(27) Dealing with his contention that the award was anullity, Mr. Pai submitted that the arbitrator had become functus officio when he made his award dated 29/09/1969. The time limit under Article 23of the I.C.C. Rules within which the award could bemade, was 60 days from the date on which he signed thestatement defining his terms of reference. The arbitratorcould be deemed to ha.ve done this latest by 25/04/1969, while he made his award on 29/09/1969,along after the said sixty days had expired. Extensionsgranted by the court of Arbitration relied upon by Mr.Sen, are of no consequence, submitted Mr. Pai, in viewof sub-section (2) of section 28 of the Arbitration Act,which reads as follows:
'ANYprovision in an arbitration agreementwhereby the arbitrators or umpire may, exceptwith the consent of all the parties to the agreement, enlarge the time for making the award, shallbe void and of no effect.'
(28) According to him, the court of arbitration and the arbitrator are parts of the same arbitration scheme; and the order of the court of arbitration enlarging the time formaking the award can be taken as the order of the arbitrator; but this being without the consent of the partieswas void and of no effect in view of section 28(2) of theArbitration Act. Even if the Court of Arbitration wastaken to be independent of and separate from thearbitrator, the enlargement of time, which is thefunction of the court under section 28(2) of the Arbitration Act, cannot be granted by a person acquiringauthority for such purpose by agreement of the partiesas that would be hit by section 28 of the Contract Act,being an agreement in restraint of legal proceedings.It is, however, not necessary to enter into this discussionas under section 28(1), 'the Court may, if it thinks fit,whether the time for making the award has expired ornot and whether the award has been made or not, enlarge from time to time, the time for making the award.'The court, it will be seen, has suo motu power to movein the matter. An application was, however, made atthe end of arguments on behalf of the respondent praying for suitable extension of time for making the awardup to the day on which the said award was made. IT is not disputed that time can be extended even after theaward has been made. Subba Rao J. of the SupremeCourt speaking for himself and BP. Sinha C.J. andMadholkal J. in the case cf Hari Shanker Lal v. ShambhuNath : 2SCR720 , observed: 'Section 28 of the Act enables the court to -extend the time formaking of the award; extension of time may be giveneven after the award has been factually made. So tillthe time is extended an award cannot be made, though,when extended, the award factually made may be treated as an award made within the time so extended. Toput it differently, if time was not extended by court,the document described as an award would be treatedas non est.'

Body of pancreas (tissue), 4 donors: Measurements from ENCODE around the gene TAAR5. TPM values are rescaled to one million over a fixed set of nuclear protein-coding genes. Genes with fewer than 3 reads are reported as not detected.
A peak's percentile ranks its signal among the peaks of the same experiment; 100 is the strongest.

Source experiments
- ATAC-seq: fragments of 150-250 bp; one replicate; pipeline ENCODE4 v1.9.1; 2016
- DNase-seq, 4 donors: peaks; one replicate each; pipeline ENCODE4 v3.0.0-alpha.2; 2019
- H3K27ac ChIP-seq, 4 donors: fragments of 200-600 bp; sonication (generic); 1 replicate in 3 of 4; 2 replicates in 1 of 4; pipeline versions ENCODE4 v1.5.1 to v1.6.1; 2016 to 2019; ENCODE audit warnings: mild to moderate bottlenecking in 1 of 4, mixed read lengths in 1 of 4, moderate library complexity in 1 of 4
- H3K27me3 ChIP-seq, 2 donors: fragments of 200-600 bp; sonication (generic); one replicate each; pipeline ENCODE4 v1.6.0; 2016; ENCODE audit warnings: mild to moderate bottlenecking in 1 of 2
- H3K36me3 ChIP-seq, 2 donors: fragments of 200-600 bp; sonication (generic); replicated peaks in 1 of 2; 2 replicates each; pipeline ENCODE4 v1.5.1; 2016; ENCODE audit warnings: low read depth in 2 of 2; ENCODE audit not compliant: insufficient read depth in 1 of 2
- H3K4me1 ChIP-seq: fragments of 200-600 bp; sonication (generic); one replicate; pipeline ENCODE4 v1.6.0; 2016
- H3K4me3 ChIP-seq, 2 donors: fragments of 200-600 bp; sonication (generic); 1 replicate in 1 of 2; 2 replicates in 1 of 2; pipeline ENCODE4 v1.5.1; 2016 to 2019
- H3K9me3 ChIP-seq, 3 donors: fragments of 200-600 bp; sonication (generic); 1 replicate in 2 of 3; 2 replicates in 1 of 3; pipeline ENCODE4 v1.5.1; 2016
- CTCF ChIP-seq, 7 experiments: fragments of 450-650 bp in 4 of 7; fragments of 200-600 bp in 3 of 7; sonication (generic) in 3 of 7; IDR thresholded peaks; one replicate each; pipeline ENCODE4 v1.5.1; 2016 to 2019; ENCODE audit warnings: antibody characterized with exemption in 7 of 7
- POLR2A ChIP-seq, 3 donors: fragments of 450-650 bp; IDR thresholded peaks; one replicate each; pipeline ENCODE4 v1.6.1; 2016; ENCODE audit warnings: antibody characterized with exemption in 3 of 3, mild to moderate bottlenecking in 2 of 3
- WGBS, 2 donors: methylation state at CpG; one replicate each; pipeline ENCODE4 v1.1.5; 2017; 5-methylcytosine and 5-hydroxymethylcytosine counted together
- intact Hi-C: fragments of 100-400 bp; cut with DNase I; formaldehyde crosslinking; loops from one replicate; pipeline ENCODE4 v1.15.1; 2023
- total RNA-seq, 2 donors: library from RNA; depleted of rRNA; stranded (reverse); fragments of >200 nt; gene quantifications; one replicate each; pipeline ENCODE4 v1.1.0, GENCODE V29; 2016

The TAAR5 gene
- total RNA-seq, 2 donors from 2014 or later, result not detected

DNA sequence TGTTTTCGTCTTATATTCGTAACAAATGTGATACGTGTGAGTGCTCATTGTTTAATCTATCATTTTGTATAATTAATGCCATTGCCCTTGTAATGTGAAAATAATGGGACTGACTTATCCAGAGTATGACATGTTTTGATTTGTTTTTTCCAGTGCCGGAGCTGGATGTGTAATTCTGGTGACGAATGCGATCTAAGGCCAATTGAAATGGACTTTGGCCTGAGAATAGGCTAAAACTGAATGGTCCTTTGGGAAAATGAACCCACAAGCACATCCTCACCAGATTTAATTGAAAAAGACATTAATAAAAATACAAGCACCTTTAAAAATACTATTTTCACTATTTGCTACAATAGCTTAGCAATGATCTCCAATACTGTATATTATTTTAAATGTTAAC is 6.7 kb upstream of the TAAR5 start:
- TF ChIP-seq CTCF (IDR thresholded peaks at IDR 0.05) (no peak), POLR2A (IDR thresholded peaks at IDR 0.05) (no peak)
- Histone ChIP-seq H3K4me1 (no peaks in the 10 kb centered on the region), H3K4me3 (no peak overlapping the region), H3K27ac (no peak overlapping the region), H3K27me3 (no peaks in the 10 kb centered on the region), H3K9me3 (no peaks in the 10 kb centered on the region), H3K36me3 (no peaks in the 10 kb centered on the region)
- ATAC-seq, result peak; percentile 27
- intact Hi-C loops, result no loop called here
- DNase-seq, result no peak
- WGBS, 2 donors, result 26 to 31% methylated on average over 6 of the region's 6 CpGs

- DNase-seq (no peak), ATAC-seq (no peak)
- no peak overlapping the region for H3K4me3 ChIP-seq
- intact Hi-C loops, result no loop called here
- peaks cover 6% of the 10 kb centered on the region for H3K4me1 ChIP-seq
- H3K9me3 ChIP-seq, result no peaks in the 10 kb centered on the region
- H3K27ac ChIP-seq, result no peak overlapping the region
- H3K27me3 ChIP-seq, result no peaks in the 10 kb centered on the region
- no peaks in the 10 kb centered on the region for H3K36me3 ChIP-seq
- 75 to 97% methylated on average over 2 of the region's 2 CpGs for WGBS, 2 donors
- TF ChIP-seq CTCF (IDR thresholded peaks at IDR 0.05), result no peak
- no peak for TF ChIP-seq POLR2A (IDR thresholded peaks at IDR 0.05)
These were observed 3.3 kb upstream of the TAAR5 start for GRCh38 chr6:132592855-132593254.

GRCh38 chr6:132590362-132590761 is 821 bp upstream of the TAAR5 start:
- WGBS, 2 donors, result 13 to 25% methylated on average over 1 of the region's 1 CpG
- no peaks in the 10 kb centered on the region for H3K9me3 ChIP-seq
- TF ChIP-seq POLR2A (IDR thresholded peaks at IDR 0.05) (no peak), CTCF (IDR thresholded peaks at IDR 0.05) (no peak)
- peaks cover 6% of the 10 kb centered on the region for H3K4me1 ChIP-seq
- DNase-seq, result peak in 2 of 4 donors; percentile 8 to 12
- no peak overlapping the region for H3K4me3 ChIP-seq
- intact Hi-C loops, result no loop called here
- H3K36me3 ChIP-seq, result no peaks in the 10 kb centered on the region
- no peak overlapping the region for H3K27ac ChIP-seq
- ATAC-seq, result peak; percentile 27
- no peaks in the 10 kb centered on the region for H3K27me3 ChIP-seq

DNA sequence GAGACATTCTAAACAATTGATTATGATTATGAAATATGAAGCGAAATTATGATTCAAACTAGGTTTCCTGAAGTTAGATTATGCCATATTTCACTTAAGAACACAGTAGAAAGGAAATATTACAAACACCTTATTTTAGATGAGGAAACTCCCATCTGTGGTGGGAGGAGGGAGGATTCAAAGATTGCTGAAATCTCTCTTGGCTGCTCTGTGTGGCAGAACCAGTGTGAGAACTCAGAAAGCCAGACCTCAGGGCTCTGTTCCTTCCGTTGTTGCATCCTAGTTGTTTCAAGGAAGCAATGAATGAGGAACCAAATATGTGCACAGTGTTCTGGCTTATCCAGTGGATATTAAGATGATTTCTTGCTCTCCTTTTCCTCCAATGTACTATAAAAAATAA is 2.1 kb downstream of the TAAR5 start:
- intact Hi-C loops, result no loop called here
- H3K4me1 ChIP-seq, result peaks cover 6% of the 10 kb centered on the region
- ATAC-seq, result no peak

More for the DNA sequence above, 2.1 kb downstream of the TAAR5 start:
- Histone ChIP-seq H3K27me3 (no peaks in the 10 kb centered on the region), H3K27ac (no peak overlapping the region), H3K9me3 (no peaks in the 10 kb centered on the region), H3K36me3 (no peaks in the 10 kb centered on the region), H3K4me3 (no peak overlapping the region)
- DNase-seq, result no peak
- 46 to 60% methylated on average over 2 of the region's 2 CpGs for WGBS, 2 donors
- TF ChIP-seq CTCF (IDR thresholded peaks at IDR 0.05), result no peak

(29) Mr Pai submitted that the discretion of the courtshould not be exercised in favor of enlarging the timeas prayed in this case, as that would be unfair to the petitioner. His request to the arbitrator to file the awardin court was not acceded to. He, thereforee, had noopportunity to file objections to it. The award beingout of time is non est) as was held by the Supreme Courtin Hari Shanker Lal's case : 2SCR720 . the petitioner in the bonafide belief that the award is a nullitytook no further steps to have the award filed in courtto enable it to file objections under section 30, Arbitration Act. Now, the time for the petitioner to make anapplication in court under section 14 of the ArbitrationAct, has expired, and if the time is enlarged by the court,the petitioner may be faced with difficulty in filing objections and may be highly prejudiced. The enlargement oftime is a matter of discretion which should not be exercised in the respondent's favor in view of the abovecircumstances, submitted Mr. Pai.
(30) It was urged on behalf of the respondent that theaward was made within the time allowed by the Courtof Arbitration in accordance with Icc Rules, agreedupon by the parties, as governing the arbitration. Theaward, was, thus, made in time as extended in accordancewith the agreement of the parties, it was at their specificrequest that the arbitrator after conclusion of the argument proceeded to make the award. The petitionerhad all along been participating in the arbitration proceedings which started in 1964 or 1965; and neverquestioned the arbitratior's power to proceed, althoughthe enlargement of time had not been granted by theCourt. The dates for proceeding in the case werebeing fixed from time to time, admittedly by the consentof the parties. The proceedings had dragged on overseveral years and the parties had incurred considerabletime and expense. The court should exercise its discretion for enlarging time as prayed, urged the learnedcounsel.